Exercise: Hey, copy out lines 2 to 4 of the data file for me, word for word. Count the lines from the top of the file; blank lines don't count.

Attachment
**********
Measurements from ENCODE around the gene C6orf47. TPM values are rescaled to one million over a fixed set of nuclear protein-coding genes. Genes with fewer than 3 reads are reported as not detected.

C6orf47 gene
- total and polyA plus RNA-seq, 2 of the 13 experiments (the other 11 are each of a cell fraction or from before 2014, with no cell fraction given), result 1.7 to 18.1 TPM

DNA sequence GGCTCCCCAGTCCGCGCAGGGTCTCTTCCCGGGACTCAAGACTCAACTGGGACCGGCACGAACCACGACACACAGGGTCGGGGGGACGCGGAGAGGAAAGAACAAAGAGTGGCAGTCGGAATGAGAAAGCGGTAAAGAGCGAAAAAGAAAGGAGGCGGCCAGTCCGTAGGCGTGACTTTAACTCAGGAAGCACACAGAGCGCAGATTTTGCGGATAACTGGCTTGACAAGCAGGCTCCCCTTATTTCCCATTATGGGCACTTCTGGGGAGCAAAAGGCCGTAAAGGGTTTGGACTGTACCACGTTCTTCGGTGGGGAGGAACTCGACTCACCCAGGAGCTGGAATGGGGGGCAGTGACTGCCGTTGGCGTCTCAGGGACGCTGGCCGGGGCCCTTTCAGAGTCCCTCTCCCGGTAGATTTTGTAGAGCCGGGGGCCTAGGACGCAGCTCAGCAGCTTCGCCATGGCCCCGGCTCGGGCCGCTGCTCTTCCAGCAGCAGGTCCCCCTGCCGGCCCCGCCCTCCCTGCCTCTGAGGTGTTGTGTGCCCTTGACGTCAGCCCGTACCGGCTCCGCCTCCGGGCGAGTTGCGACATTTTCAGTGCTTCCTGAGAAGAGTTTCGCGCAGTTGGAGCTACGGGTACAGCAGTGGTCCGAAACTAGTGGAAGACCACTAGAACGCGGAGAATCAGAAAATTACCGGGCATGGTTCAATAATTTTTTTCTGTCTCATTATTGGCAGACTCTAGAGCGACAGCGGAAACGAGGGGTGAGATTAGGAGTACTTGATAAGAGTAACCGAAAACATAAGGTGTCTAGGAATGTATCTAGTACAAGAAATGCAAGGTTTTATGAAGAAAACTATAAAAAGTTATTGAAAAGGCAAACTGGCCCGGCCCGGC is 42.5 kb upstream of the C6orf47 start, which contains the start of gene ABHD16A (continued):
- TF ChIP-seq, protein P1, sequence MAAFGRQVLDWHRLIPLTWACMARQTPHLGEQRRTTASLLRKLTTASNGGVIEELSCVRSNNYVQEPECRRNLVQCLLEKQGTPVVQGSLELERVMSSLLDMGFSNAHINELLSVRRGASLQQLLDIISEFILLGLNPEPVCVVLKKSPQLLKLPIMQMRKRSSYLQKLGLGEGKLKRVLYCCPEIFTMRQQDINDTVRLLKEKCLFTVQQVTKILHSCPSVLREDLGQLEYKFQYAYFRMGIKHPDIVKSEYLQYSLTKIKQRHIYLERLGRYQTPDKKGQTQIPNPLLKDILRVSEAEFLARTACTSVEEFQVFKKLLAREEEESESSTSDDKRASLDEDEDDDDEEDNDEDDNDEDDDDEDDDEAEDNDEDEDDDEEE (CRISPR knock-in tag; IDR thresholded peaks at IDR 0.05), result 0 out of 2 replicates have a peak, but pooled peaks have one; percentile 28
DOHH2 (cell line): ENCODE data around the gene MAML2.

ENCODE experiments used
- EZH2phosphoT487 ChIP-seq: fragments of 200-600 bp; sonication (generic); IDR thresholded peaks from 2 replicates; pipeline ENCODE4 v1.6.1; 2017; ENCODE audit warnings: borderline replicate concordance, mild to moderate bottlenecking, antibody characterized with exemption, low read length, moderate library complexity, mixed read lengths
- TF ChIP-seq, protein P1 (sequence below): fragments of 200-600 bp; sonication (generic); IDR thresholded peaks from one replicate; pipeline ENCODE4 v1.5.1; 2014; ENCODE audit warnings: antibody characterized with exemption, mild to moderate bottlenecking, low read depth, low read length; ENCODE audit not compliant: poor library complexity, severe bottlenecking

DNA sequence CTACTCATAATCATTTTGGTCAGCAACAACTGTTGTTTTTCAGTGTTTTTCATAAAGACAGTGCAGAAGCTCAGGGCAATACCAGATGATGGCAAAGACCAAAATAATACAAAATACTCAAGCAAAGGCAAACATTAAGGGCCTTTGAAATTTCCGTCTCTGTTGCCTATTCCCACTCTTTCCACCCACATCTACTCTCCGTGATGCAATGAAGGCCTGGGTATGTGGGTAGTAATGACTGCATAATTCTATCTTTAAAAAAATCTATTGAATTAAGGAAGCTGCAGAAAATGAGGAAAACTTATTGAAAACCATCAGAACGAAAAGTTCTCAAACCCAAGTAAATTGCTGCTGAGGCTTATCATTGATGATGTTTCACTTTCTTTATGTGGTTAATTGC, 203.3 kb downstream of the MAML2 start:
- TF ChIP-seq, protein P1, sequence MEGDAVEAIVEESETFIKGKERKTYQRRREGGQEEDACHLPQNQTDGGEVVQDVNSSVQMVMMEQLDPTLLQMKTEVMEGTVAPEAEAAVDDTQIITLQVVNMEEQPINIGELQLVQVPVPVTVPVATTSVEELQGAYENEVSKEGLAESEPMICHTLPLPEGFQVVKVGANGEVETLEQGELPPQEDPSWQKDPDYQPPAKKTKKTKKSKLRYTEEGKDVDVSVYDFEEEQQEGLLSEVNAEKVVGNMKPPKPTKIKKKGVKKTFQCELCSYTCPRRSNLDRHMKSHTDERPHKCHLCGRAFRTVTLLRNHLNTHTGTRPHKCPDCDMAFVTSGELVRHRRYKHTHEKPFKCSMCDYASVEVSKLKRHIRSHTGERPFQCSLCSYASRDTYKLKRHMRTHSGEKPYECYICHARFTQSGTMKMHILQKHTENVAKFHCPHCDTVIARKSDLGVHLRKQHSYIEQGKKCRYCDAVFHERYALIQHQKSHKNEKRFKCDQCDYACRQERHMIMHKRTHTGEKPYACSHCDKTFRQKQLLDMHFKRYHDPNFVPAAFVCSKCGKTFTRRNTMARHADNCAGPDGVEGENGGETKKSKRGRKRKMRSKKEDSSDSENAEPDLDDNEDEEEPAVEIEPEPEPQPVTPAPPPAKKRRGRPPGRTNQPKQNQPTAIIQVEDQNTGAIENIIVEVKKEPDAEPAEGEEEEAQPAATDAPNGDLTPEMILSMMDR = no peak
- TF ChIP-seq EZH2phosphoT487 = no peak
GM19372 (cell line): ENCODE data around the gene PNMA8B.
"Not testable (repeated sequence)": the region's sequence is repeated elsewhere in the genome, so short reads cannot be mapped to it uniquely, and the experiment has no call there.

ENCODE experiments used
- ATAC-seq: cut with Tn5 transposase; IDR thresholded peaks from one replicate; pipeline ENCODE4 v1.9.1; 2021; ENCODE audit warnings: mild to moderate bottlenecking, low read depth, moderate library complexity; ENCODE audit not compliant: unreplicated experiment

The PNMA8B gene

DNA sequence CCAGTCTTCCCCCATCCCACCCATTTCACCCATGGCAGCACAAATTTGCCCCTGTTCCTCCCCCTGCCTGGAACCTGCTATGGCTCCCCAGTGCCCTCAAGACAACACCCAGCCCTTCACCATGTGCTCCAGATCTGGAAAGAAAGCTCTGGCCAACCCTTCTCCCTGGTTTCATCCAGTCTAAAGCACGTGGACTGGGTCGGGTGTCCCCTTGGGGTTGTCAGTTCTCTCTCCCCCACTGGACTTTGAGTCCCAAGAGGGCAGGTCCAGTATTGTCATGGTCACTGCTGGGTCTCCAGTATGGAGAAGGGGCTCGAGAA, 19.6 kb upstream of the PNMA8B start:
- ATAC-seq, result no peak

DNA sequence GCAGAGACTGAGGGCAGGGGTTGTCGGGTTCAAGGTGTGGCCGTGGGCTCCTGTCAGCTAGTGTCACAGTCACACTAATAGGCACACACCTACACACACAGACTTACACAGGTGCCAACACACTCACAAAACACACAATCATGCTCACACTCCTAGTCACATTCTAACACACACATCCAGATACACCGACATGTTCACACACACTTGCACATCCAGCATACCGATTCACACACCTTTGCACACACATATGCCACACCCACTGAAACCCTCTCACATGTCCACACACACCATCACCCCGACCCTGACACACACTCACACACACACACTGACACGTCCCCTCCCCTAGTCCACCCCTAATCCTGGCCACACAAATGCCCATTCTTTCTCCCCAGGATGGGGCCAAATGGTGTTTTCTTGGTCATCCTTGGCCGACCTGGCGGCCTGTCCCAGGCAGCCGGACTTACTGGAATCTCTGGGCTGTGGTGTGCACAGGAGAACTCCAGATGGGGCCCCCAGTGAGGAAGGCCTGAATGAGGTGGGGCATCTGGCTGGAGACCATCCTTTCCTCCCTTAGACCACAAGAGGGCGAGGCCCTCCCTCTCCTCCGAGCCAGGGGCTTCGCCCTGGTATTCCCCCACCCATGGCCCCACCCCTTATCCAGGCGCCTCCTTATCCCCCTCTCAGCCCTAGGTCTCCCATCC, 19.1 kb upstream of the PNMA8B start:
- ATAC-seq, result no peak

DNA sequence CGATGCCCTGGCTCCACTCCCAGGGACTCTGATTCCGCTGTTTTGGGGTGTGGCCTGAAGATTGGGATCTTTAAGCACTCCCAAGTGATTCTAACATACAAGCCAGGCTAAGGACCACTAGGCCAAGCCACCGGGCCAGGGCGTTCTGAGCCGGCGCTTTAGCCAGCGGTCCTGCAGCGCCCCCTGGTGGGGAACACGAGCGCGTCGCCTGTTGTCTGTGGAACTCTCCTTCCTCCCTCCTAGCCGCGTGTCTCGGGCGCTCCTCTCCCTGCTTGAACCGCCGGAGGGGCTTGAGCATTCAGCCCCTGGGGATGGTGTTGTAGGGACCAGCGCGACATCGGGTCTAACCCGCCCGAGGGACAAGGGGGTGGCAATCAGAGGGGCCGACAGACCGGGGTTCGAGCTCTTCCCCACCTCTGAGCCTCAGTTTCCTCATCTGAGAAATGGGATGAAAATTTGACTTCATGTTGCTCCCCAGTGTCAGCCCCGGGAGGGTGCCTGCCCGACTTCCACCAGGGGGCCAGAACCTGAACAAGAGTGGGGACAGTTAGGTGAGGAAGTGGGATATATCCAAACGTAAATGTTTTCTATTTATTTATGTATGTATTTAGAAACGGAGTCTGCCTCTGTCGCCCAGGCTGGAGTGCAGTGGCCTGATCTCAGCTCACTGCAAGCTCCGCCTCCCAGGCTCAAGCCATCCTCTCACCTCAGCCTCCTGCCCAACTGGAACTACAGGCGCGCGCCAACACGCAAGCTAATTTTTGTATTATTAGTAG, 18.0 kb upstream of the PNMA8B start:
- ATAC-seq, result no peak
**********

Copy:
C6orf47 gene
- total and polyA plus RNA-seq, 2 of the 13 experiments (the other 11 are each of a cell fraction or from before 2014, with no cell fraction given), result 1.7 to 18.1 TPM

DNA sequence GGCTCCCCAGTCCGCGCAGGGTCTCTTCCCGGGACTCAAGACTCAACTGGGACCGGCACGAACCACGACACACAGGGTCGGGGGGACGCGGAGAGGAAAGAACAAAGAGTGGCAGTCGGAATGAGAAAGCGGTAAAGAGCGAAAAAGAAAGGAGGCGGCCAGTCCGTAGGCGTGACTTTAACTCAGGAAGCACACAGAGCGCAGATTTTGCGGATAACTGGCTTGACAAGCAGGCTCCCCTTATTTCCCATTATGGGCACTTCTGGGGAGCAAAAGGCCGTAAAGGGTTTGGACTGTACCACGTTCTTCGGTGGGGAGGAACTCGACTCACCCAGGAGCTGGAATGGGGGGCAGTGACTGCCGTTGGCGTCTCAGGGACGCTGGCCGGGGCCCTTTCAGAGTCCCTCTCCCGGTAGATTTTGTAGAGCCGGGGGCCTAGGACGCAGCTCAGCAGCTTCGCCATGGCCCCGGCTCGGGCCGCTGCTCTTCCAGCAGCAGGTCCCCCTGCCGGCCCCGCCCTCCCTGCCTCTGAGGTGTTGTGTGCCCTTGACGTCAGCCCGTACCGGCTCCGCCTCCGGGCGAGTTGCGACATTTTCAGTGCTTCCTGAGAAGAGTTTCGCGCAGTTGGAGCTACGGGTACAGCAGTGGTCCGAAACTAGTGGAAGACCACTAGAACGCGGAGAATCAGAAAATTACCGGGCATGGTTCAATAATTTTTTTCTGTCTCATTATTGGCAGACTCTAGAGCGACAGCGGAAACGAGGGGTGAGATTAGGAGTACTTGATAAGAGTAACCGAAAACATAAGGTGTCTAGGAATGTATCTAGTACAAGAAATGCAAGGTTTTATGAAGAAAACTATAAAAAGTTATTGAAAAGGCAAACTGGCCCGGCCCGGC is 42.5 kb upstream of the C6orf47 start, which contains the start of gene ABHD16A (continued):